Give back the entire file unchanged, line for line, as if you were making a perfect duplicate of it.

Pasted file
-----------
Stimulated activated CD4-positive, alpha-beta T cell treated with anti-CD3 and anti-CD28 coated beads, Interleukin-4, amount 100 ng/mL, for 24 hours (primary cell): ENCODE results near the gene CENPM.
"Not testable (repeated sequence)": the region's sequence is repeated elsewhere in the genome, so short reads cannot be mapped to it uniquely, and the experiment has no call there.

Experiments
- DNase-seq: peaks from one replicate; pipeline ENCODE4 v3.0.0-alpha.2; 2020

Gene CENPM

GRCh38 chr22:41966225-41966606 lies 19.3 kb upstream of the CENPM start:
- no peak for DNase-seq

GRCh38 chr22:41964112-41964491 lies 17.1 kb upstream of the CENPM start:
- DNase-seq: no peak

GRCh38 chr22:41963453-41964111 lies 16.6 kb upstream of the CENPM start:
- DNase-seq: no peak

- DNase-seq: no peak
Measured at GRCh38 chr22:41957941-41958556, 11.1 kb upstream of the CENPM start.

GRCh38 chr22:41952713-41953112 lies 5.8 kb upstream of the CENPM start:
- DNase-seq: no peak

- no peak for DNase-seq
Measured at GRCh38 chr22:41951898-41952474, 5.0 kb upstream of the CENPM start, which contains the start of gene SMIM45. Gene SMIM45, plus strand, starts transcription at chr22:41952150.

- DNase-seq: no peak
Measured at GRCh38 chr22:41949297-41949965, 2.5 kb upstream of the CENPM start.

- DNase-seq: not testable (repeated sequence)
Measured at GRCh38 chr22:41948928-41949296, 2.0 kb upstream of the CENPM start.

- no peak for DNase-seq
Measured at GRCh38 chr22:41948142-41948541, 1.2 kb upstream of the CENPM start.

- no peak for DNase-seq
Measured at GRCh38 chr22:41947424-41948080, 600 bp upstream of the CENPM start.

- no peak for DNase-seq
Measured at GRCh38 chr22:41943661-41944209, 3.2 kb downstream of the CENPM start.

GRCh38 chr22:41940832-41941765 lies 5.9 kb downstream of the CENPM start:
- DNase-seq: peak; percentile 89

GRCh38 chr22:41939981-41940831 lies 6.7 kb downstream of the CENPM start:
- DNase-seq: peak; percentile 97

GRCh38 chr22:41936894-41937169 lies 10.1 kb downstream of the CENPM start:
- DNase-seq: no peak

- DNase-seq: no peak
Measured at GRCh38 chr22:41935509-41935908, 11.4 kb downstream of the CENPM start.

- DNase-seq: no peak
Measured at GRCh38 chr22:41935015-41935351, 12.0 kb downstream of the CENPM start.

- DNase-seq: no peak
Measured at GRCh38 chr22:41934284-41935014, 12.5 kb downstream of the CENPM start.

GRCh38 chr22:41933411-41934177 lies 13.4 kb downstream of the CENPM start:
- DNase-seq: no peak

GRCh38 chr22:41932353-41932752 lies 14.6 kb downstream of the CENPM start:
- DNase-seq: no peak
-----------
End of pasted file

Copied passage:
Stimulated activated CD4-positive, alpha-beta T cell treated with anti-CD3 and anti-CD28 coated beads, Interleukin-4, amount 100 ng/mL, for 24 hours (primary cell): ENCODE results near the gene CENPM.
"Not testable (repeated sequence)": the region's sequence is repeated elsewhere in the genome, so short reads cannot be mapped to it uniquely, and the experiment has no call there.

Experiments
- DNase-seq: peaks from one replicate; pipeline ENCODE4 v3.0.0-alpha.2; 2020

Gene CENPM

GRCh38 chr22:41966225-41966606 lies 19.3 kb upstream of the CENPM start:
- no peak for DNase-seq

GRCh38 chr22:41964112-41964491 lies 17.1 kb upstream of the CENPM start:
- DNase-seq: no peak

GRCh38 chr22:41963453-41964111 lies 16.6 kb upstream of the CENPM start:
- DNase-seq: no peak

- DNase-seq: no peak
Measured at GRCh38 chr22:41957941-41958556, 11.1 kb upstream of the CENPM start.

GRCh38 chr22:41952713-41953112 lies 5.8 kb upstream of the CENPM start:
- DNase-seq: no peak

- no peak for DNase-seq
Measured at GRCh38 chr22:41951898-41952474, 5.0 kb upstream of the CENPM start, which contains the start of gene SMIM45. Gene SMIM45, plus strand, starts transcription at chr22:41952150.

- DNase-seq: no peak
Measured at GRCh38 chr22:41949297-41949965, 2.5 kb upstream of the CENPM start.

- DNase-seq: not testable (repeated sequence)
Measured at GRCh38 chr22:41948928-41949296, 2.0 kb upstream of the CENPM start.

- no peak for DNase-seq
Measured at GRCh38 chr22:41948142-41948541, 1.2 kb upstream of the CENPM start.

- no peak for DNase-seq
Measured at GRCh38 chr22:41947424-41948080, 600 bp upstream of the CENPM start.

- no peak for DNase-seq
Measured at GRCh38 chr22:41943661-41944209, 3.2 kb downstream of the CENPM start.

GRCh38 chr22:41940832-41941765 lies 5.9 kb downstream of the CENPM start:
- DNase-seq: peak; percentile 89

GRCh38 chr22:41939981-41940831 lies 6.7 kb downstream of the CENPM start:
- DNase-seq: peak; percentile 97

GRCh38 chr22:41936894-41937169 lies 10.1 kb downstream of the CENPM start:
- DNase-seq: no peak

- DNase-seq: no peak
Measured at GRCh38 chr22:41935509-41935908, 11.4 kb downstream of the CENPM start.

- DNase-seq: no peak
Measured at GRCh38 chr22:41935015-41935351, 12.0 kb downstream of the CENPM start.

- DNase-seq: no peak
Measured at GRCh38 chr22:41934284-41935014, 12.5 kb downstream of the CENPM start.

GRCh38 chr22:41933411-41934177 lies 13.4 kb downstream of the CENPM start:
- DNase-seq: no peak

GRCh38 chr22:41932353-41932752 lies 14.6 kb downstream of the CENPM start:
- DNase-seq: no peak